Access to private capital is vital for governments’ ability to improve climate resilience, according to Guy Carpenter & Company, a global risk and reinsurance specialist and a subsidiary of Marsh & McLennan Companies.
Severe weather events and demographic challenges are straining government finances, making public-private partnerships more important in managing risk, according to Guy Carpenter’s Protecting our Planet and the Public Purse report. According to the report, the risk landscape for public-sector entities is changing at a rate never before seen – with governments being faced with extreme weather, mass migration and unfunded social liabilities.
Natural catastrophes are becoming more frequent, and the intensity for some perils is likely to increase, Guy Carpenter said. “Some of the most pessimistic scenarios associated with climate change point to major economic and societal upheaval,” the company said. “Sea level rise, for example, brings wide-ranging consequences to coastal properties across the globe while a warming climate will inevitably result in more frequent and severe wildfires.”
“The spectre of climate change points to a future that will see more frequent and severe weather events, bringing obvious threats to properties and infrastructures in high-risk areas,” said Rob Bentley, CEO of Global Strategic Advisory at Guy Carpenter. “The dynamics of climate change need to be understood and managed. The scale of change will vary significantly by location; some regions are likely to see minimal effects, while others will experience disproportional impacts. Effective risk transfer and mitigation strategies will play a crucial role in offsetting wide-ranging financial and socioeconomic impacts.”
As insurance penetration for climate risk falls behind rising loss trends, the cost burden of natural catastrophes is being increasingly assumed by governments, Guy Carpenter said.
“A culture of reliance on government assistance for disaster relief has emerged as a result, which puts pressure on governments to provide assistance after catastrophes occur and prompts a perception of moral obligation,” Guy Carpenter said. “Governments therefore need to rethink how they fund catastrophic events that go largely unbudgeted and place a strain on public resources.”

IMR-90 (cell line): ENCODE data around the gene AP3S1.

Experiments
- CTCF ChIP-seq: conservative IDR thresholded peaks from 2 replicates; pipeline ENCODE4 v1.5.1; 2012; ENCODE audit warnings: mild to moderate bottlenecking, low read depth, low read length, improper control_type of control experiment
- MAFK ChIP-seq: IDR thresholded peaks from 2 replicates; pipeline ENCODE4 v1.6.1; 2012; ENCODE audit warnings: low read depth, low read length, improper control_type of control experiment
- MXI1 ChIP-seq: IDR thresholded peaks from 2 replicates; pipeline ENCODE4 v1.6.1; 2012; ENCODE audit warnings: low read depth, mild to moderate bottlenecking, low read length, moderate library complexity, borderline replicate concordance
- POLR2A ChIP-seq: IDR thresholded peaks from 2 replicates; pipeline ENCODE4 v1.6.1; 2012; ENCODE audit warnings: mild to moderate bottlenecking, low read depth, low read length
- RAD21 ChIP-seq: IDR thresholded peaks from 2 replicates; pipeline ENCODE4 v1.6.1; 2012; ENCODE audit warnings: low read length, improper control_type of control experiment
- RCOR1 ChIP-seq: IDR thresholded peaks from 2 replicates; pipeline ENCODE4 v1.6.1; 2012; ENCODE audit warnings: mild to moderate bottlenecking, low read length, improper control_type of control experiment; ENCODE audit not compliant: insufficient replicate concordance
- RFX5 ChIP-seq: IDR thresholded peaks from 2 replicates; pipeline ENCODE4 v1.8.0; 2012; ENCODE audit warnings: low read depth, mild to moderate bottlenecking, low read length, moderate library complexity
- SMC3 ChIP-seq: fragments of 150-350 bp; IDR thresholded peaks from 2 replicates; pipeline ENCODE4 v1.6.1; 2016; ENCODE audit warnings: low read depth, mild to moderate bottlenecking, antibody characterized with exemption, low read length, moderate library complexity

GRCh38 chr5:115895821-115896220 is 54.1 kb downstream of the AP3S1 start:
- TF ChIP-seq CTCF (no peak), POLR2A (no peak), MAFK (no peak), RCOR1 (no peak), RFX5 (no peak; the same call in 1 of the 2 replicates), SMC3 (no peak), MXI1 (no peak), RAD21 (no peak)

“A growing number of governments are now stepping up to the plate, and are taking proactive steps to manage risks by turning to the private sector for innovative risk mitigation solutions,” said Jonathan Clark, head of public sector at Guy Carpenter. “As our report demonstrates, the financial resilience of our communities is already benefitting from the innovative risk mitigation solutions being offered by the reinsurance market. The sector remains well-capitalized and the level of sophistication and expertise developed over decades of addressing previous market-changing events puts it in a strong position to help public entities confront the prospect of more frequent and severe weather events in the future.”
The report references six public-private partnerships that have been put in place to mitigate the financial burden on governments. These include the National Flood Insurance Program, the California Wildfire Fund, Flood Re in the UK, the Philippines Catastrophe Bond for Earthquake and Typhoon, the Southeast Asia Disaster Risk Insurance Facility, and the Fund for Natural Disasters in Mexico.
“The argument is clear: countries need to move more quickly to address the reality of climate change and its financial challenges,” Clark said. “Putting the capital and capabilities of the reinsurance sector to work to create new coverages and meet evolving demands from public-sector entities is a crucial component for increasing community resilience and reducing disaster suffering. At a time when governments worldwide are being forced to bear a growing share of natural catastrophe losses, and face multiple challenges in funding increasing costs associated with aging populations and higher debt, the reinsurance market has established itself as a capable private partner for the public sector.”